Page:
The commissioning delusion – there is an assumption that most health services need to be commissioned at ‘place level’ (local authority or CCG) rather than at neighbourhood level. I know that many Local Authorities have ambitions to push budgets out to neighbourhoods through Area Committees, Area Panels etc but in my experience they have struggled to gain interest and the amount of funding they have available is usually trivial.
There are a number of options here, some of these are spelled out in ideas from the project we did with Locality members which include:
- A greater focus on the contribution of neighbourhood structures – not just area committees and panels – but the role of Parish and Town Councils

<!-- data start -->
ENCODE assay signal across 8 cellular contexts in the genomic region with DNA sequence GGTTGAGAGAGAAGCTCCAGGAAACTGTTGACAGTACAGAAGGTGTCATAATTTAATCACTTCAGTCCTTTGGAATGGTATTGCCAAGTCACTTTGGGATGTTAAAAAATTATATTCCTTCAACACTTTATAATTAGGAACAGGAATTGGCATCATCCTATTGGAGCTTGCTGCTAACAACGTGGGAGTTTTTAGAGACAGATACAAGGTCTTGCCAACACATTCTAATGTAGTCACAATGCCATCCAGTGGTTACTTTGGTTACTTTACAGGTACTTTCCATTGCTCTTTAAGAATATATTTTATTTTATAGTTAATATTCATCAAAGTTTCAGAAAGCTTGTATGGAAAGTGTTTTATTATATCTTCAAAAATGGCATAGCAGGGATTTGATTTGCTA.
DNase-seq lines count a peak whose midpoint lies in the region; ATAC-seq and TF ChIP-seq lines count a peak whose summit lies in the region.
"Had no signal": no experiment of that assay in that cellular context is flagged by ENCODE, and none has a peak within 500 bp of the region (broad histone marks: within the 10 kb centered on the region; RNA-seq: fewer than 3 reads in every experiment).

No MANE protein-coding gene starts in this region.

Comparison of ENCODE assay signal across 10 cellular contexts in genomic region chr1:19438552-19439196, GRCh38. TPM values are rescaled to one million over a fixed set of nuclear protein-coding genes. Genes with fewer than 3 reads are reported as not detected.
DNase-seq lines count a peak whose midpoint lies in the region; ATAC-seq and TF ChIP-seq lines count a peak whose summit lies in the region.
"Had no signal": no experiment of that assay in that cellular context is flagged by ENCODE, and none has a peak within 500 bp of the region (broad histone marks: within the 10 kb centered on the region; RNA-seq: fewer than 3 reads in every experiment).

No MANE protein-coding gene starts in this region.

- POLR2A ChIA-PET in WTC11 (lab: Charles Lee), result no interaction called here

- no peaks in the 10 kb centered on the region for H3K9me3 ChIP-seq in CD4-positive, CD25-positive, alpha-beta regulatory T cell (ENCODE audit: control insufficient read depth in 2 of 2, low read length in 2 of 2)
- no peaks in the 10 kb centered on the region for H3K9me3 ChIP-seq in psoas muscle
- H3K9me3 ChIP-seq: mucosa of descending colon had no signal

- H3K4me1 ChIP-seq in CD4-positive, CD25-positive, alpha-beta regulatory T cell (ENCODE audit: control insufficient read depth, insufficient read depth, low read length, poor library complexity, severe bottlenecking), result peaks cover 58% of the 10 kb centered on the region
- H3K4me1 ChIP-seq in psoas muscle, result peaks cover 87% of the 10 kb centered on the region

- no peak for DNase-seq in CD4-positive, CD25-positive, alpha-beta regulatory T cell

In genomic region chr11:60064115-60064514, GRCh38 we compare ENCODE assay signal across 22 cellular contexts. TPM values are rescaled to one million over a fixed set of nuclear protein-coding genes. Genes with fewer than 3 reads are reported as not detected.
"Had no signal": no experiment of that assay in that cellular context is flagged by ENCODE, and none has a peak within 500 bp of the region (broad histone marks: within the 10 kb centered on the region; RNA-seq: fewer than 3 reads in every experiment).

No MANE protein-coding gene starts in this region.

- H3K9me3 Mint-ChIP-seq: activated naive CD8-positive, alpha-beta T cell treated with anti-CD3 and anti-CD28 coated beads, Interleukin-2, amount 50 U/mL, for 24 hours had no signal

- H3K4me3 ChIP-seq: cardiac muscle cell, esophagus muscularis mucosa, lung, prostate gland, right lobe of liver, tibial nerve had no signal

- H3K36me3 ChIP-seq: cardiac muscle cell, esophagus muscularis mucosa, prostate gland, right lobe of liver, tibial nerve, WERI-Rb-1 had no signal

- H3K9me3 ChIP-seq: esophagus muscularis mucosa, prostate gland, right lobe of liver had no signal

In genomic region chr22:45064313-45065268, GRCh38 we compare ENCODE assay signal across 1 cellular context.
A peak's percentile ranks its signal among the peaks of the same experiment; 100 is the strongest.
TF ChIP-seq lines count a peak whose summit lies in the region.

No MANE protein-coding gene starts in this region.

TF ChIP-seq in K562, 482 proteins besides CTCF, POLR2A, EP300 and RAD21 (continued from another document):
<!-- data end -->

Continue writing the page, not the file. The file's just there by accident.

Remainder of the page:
- A need for more work at a national level to support good practice guidance on neighbourhood led commissioning
- A great emphasis on joint/integrated commissioning across CCGs and Local Government
- More visits to and presentations from grass roots community organisations by health and wellbeing boards and other governance structures.
There are real possibilities to be generated through formal alliances between General Practitioners and their local community neighbourhood organisation – usually a Locality Member or a neighbourhood based health living centre. As well as providing the opportunity to tailor services directly to particular communities it also starts to develop a service model which may help the sustainability of not just small community based organisations but also of independent primary care.